HOUSTON – On the night the Braves became World Series champions, Jorge Soler entered the interview area carrying the Willie Mays Trophy, which goes to the World Series MVP. He set it on the table in front of him. It’s a big trophy. Interviews completed, Soler left the room – and the trophy. Thirty seconds later, Braves staffer Franco Garcia burst back in, looking for guess what.

On the night the Braves became world champions, the style influencer Joc Pederson posed in the infield for photos with his pearls, naturally, and his victory cigar, ditto. Also with his cap turned backward, allowing his blond hair to show for full effect. Also with his wife, his daughter and his son, the latter of whom was wearing little brown boots.

On the night the Braves became world champions, manager Brian Snitker asked if there came a moment during these playoffs when he believed his team could really do this. He said, “Yeah, there was. I think after we got through the first round and beat Milwaukee because I knew what a challenge that was going to be with their pitching. We won that. Then you win a tough game, some close games like we did in Atlanta (against the Dodgers) in the (National League Championship Series), and then it’s like, ‘You know what, I think we can pull this off. We’re pretty good. We’re peaking at the right time.’ (NLCS MVP) Eddie (Rosario) got hot. The pitching was really good. And honestly I thought and said, ‘You know what? We can pull this off.”

On the night the Braves became world champions, Rosario – who dubbed himself “Super Rosario” after his astonishing catch at the wall in Game 4 – draped himself in the Puerto Rican flag.

On the night the Braves became world champions, John Schuerholz – Hall of Famer, architect of the 1995 World Series title and the man who, in 2014, triggered the rebuild around pitching – walked around the pitcher’s mound with his wife. He wasn’t so much taking questions and accepting congratulations. He has retired from active duty, but this never happens without him moving to fire Frank Wren as general manager.

On the night the Braves became world champions – heck, at the very moment they became world champions – Freddie Freeman took the ball he caught from Dansby Swanson for the 27th out and stuck it in his back pocket. Then he hid it. He said he planned to give it to Snitker, who, he said, “has put on every hat there is in this organization.”

On the night the Braves became world champions, just before MLB commissioner Rob Manfred handed the aptly named Commissioner’s Trophy to Braves chairman Terry McGuirk, third-base coach Ron Washington stepped in front of the commish and bent down to inspect the trophy. As manager of the Texas Rangers, Washington had lost two World Series, the second against St. Louis in excruciating fashion. He was checking to make sure this was real. It was. It is.

On the night the Braves became world champions, just before they became world champions, Swanson got momentarily miffed at his longtime infield partner. Having fielded Yuli Gurriel’s grounder, the shortstop looked to make the shorter throw to second base for the force out. “I got ticked off at Ozzie (Albies),” Swanson said. “I looked at him right before the play, and I pointed at him. ‘Hey, you’re going to be at second base, right?’ Yeah. And he wasn’t. I’ve already gotten onto him about that.”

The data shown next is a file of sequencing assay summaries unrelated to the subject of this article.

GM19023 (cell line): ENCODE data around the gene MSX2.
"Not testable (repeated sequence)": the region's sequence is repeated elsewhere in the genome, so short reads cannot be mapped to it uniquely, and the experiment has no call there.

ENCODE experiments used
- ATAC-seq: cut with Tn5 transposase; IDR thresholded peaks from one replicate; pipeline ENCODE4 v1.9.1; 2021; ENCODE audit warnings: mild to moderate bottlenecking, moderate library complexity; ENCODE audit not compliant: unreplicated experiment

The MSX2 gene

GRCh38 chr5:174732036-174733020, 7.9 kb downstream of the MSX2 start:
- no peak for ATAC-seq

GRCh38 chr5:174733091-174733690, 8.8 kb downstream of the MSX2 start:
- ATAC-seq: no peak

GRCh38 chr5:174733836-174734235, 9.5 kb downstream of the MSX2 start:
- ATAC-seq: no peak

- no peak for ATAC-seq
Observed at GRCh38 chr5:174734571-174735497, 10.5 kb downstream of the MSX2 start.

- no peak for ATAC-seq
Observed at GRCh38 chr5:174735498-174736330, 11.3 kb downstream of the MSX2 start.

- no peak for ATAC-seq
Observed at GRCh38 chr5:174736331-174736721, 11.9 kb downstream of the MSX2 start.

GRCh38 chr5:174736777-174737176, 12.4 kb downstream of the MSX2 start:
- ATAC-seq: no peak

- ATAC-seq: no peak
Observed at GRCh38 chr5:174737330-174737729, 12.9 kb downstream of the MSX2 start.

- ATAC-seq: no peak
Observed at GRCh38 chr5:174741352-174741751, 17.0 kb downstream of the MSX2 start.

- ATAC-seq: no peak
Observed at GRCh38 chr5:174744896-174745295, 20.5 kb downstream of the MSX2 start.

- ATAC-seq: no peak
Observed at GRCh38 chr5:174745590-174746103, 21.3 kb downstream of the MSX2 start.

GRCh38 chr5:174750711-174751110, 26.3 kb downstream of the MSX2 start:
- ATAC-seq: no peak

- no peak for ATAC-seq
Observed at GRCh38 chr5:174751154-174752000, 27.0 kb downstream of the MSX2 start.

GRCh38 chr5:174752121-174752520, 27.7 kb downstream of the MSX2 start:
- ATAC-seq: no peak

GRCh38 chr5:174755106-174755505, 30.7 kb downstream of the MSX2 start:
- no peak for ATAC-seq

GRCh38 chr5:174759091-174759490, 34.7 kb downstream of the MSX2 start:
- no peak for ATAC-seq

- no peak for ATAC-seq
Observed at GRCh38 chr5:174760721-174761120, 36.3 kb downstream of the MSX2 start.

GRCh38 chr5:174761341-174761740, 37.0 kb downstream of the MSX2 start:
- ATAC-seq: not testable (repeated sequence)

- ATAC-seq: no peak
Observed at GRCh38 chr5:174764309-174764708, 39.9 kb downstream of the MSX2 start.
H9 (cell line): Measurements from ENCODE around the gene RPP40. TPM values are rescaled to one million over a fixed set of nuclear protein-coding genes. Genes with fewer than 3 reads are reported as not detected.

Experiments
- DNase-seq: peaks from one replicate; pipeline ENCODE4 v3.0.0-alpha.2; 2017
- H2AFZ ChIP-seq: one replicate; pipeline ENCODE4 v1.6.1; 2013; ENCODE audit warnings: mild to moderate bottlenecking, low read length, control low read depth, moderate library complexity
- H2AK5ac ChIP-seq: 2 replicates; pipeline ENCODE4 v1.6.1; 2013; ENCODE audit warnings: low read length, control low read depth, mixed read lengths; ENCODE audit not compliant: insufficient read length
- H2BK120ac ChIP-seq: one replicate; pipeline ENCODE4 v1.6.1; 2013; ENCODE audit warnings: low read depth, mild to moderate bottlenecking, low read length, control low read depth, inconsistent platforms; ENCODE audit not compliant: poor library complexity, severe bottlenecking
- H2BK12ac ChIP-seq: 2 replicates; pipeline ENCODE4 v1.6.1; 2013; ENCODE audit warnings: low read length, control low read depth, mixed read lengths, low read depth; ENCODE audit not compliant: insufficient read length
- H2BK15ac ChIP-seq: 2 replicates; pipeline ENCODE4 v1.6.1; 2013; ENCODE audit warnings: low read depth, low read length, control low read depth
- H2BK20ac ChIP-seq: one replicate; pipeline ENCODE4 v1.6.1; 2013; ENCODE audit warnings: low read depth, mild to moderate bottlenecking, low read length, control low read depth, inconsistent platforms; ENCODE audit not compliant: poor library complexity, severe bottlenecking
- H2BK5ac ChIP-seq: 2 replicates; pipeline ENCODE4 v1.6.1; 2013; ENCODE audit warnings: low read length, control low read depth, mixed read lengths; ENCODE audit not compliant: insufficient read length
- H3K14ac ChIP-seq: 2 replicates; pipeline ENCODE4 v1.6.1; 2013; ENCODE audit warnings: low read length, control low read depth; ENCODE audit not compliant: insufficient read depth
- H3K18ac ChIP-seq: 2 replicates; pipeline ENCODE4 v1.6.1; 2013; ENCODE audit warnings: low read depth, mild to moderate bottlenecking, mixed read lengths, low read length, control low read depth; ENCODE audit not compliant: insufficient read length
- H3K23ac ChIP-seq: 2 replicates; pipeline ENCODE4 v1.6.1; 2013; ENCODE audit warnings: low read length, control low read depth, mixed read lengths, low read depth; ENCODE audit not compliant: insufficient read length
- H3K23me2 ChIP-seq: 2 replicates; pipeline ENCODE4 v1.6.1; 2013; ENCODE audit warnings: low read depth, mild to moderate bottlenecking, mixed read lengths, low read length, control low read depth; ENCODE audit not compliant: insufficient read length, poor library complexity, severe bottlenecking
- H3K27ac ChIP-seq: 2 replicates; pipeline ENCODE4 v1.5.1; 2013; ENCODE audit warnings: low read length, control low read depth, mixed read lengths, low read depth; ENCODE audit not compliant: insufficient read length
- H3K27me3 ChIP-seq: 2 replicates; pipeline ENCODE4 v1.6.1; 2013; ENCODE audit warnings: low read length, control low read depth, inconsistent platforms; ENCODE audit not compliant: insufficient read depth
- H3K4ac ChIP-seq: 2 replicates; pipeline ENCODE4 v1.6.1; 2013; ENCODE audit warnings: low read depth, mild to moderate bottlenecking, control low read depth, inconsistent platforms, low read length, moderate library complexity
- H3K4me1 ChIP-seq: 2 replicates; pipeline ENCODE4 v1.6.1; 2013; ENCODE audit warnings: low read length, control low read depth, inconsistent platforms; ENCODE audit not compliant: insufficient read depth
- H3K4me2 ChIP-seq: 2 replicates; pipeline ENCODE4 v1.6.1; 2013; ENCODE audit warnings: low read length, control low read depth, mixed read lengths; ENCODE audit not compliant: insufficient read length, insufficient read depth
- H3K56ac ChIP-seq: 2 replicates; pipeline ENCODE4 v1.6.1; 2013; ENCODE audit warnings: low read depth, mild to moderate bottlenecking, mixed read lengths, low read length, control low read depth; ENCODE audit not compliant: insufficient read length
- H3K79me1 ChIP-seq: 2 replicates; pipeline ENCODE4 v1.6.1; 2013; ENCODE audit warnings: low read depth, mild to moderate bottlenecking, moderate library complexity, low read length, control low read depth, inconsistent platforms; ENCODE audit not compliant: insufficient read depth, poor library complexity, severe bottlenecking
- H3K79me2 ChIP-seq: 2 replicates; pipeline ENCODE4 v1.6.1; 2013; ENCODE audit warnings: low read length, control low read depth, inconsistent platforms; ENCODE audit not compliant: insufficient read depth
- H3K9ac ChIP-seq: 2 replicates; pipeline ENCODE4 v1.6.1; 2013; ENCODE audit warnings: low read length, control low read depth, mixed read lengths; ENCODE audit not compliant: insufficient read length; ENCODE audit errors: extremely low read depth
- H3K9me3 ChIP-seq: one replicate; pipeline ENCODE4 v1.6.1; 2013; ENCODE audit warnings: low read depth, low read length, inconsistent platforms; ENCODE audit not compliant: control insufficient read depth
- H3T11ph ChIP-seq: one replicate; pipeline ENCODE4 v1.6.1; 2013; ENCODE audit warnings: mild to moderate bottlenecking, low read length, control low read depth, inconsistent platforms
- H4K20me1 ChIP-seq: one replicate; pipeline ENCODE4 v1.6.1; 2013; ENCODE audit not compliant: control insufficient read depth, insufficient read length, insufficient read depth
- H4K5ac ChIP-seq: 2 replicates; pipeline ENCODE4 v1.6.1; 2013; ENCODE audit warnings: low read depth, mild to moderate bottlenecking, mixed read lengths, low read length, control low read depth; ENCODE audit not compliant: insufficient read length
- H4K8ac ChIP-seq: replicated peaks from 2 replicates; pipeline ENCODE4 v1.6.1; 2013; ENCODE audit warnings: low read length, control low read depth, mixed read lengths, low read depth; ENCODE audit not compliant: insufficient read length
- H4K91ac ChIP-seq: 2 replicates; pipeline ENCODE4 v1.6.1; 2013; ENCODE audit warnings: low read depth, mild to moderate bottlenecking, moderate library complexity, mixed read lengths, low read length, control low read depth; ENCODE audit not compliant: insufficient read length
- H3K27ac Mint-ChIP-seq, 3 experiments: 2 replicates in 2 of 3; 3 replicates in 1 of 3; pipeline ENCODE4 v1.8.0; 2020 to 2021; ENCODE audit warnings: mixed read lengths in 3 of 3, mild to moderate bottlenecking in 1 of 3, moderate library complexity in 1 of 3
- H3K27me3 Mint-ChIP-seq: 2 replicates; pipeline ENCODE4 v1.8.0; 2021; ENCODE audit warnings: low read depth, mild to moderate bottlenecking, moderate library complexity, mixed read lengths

On the night the Braves became world champions, McGuirk stood in the infield and spoke of more championships. “We’re in our renaissance years,” he said. “We had a long-term plan, and we stuck to the plan. We actually got there a little early, and we’re not through. These next five years should be something.” McGuirk also said: “I haven’t slept in a month.”

On the night the Braves became world champions, starting pitcher Max Fried was stepped on by Michael Brantley two batters into the game. “He stepped on the back of my leg,” Fried said. Did it hurt? “It didn’t feel good, but this is the World Series. … At that point, the only thing I worried about was (runners on) first and second, nobody out.”

On the night the Braves became world champions, McGuirk said of Fried: “He was going to will himself to win.”

On the night the Braves became world champions, Ben Ingram called the final out thusly on the team’s radio network: “0-2 on the way. Chopper out to Dansby. Ehhh … (This was where Swanson looked to second base, where Albies wasn’t.) Throws to first base! Is this happening? IT IS!”

On the night the Braves became world champions, Freeman said: “We hit every pothole, every bump that we possibly could this year, and somehow the car still made it to the other side.”

On the night the Braves became world champions, Soler didn’t see his humongous home run clear the railroad tracks atop the left-field wall at Minute Maid Park. “I knew I hit it well,” he said. “I turned around to look at our dugout and start celebrating.” Someone asked what he’d said to his mates. Said Soler: “I just said, ‘I’m here.’”

On the night the Braves became world champions, the general manager who brought Soler – and Rosario and Pederson and Adam Duvall – here at the trade deadline was home in Atlanta with his wife and children. Alex Anthopoulos tested positive for COVID-19 on Sunday, something almost nobody else knew until Game 6 ended. In a late, late Zoom call with Atlanta reporters, Anthopoulos said: “I was trying not to let it get out.” Watching on TV, he said, was “like New Year’s Eve, only better.”

On the morning after the Braves became world champions, Anthopoulos – who is asymptomatic – texted an Atlanta reporter: “2021 Braves … expect the unexpected … All the way until the end.”

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